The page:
Liat continues to push for partnership with Caribbean

Miami
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Antigua-based Liat continues to push for more cooperation with Caribbean Airlines following the Trinidadian carrier's takeover of Air Jamaica.

Liat and Caribbean held meetings early this year to explore deepening their relationship. But Caribbean in recent months has been focusing on its takeover of Air Jamaica and has not yet responded to Liat's proposal to boost cooperation.

Liat acting chief executive Brian Challenger says a recent change in government in Trinidad and Tobago also has slowed down the process. He says Liat and its stakeholders have not yet been able to meet with the new government, which took office late last month.

"We're hoping to meet with them in the near future to explain our vision of partnership and cooperation," Challenger tells ATI. "We're very keen to cooperate with Caribbean Airlines."

Challenger says Liat's vision includes cooperation on several different levels, including route rationalisation, codesharing, frequent flier alignment, joint training and joint procurement. He points out the two carriers already cooperate, sharing spare parts for Bombardier Dash 8 aircraft at Trinidad and exchanging information on security.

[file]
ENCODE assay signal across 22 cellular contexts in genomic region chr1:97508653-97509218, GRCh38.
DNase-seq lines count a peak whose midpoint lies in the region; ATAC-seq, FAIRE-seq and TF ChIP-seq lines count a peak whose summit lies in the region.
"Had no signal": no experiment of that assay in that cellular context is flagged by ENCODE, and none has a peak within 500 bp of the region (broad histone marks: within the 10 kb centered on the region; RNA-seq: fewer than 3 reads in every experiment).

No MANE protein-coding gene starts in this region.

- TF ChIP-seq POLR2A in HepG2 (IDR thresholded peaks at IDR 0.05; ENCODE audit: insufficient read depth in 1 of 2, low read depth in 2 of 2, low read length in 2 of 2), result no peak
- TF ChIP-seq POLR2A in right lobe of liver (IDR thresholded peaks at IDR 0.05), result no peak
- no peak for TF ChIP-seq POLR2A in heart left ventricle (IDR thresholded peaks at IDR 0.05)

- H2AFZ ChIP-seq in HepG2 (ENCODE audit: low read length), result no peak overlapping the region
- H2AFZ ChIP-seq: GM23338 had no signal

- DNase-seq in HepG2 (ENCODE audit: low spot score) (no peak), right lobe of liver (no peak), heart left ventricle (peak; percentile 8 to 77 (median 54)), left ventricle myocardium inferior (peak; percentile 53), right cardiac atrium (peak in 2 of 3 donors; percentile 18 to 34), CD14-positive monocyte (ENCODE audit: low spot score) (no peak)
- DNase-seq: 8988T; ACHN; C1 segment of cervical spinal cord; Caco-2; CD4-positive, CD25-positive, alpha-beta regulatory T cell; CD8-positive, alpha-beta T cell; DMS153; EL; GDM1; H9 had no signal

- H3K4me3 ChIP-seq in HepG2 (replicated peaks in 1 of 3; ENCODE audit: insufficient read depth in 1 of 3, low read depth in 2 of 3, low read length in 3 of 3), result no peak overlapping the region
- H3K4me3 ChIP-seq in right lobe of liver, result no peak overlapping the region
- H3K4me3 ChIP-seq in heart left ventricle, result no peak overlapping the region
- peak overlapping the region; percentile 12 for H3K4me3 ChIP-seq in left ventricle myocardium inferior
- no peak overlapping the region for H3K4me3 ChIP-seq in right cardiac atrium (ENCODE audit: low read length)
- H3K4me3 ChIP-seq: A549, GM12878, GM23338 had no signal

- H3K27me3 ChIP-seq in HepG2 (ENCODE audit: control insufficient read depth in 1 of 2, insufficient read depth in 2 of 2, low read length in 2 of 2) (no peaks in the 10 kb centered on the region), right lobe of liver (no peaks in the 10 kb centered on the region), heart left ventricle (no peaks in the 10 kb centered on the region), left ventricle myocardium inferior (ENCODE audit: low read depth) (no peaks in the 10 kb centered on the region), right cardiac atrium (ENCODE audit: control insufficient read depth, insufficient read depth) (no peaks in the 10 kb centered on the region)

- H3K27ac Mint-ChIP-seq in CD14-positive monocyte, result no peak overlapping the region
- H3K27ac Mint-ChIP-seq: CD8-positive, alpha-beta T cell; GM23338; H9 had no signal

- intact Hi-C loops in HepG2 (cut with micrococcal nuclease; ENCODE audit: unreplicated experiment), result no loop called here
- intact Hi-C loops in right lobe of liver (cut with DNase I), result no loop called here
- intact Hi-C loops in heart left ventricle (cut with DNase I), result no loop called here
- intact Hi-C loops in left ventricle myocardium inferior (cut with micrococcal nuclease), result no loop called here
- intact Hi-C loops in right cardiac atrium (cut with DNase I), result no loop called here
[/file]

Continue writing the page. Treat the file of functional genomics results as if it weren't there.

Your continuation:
"There's a lot more opportunity there. For schedule integration in particular we'd really like to feed them and they can feed us," Challenger says.

Liat and Caribbean's predecessor, BWIA, discussed a possible merger several years ago. Both carriers have long been proponents of further consolidation in the region's airline industry but Challenger says for now Liat is "not necessarily proposing a full merger" with Caribbean.

"Who knows, maybe there will be joint ownership but that's not a possibility at this time," Challenger says.

In the meantime he says Liat is closely monitoring how Caribbean integrates Air Jamaica. Caribbean formally took over Air Jamaica at the end of April but Challenger says so far "we haven't seen any real attempt to ingrate the two carriers and meld the schedules".

Liat is potentially interested in launching services to Jamaica. But Liat will only move into the market if there is a void. Challenger says Liat has adopted a policy not to step on Caribbean's toes. He points out the two carriers only currently overlap on three routes - Trinidad to Barbados, Grenada and Guyana.

Liat itself merged in 2007 with Caribbean Star Airlines. With Caribbean taking over Air Jamaica, a Caribbean-Liat combination could finally result in one carrier for the region which is strong enough to survive over the long-term without government aid.

But Challenger points out there are still other local carriers operating in the region, especially from the Dutch and French parts of the Caribbean. "There are other players we need to keep an eye on," he says.